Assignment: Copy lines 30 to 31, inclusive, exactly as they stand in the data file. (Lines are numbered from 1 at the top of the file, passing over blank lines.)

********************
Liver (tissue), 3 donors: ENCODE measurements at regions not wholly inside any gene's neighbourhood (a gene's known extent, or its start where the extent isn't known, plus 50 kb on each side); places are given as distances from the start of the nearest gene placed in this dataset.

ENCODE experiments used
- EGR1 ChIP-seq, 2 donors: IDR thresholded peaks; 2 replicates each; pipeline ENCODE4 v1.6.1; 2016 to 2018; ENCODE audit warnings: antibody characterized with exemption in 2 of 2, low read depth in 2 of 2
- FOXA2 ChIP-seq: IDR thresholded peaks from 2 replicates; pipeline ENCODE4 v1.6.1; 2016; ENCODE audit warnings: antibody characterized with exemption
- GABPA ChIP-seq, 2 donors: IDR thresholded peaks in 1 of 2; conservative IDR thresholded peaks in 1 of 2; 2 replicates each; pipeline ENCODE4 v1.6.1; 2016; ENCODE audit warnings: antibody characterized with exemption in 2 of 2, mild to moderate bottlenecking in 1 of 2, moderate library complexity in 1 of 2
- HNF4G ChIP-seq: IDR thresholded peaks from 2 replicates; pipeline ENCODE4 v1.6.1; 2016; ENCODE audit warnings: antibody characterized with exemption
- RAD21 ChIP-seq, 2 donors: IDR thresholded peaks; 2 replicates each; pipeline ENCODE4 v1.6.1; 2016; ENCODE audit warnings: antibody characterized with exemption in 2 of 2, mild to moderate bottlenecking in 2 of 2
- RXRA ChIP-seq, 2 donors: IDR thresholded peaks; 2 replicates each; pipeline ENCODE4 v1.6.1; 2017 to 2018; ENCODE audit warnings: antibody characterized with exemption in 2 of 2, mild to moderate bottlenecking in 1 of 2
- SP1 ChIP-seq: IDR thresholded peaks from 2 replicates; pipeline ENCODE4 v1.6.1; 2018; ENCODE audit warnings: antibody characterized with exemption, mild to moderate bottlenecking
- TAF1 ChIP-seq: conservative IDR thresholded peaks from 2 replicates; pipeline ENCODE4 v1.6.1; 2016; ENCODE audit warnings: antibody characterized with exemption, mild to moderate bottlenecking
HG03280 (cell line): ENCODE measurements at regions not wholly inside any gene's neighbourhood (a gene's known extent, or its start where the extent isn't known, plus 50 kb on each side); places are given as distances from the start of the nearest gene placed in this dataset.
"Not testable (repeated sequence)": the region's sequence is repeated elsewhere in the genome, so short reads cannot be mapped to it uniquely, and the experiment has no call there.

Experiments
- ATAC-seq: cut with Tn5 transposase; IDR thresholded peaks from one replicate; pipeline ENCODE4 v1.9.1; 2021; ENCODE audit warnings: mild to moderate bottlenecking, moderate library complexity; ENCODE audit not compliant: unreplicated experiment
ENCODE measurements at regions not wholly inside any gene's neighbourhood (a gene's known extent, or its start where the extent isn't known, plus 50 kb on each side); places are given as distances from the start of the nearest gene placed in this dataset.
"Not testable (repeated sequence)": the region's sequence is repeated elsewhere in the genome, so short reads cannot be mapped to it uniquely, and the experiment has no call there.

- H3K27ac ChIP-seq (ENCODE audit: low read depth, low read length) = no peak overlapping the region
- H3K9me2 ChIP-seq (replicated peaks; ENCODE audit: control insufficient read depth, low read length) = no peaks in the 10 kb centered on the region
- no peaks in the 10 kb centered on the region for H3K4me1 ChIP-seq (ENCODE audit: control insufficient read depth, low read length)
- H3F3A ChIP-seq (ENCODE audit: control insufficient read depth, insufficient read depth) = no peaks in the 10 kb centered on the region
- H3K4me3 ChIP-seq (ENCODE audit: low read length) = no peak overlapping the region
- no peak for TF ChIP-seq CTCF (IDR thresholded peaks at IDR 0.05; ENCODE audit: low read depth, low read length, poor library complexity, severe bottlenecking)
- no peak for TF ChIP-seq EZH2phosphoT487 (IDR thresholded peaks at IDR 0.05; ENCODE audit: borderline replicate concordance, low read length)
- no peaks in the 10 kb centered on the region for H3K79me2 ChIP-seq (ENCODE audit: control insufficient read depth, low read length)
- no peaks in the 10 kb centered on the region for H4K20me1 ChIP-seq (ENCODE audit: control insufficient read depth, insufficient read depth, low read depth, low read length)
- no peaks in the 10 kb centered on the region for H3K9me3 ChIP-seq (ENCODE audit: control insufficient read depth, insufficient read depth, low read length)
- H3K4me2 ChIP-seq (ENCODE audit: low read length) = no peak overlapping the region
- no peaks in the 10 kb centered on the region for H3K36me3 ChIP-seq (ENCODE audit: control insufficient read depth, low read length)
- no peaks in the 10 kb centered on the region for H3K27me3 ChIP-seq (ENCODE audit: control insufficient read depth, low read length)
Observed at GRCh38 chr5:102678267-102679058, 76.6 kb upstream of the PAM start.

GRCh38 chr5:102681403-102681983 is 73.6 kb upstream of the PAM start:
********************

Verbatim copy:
Observed at GRCh38 chr5:102678267-102679058, 76.6 kb upstream of the PAM start.

GRCh38 chr5:102681403-102681983 is 73.6 kb upstream of the PAM start: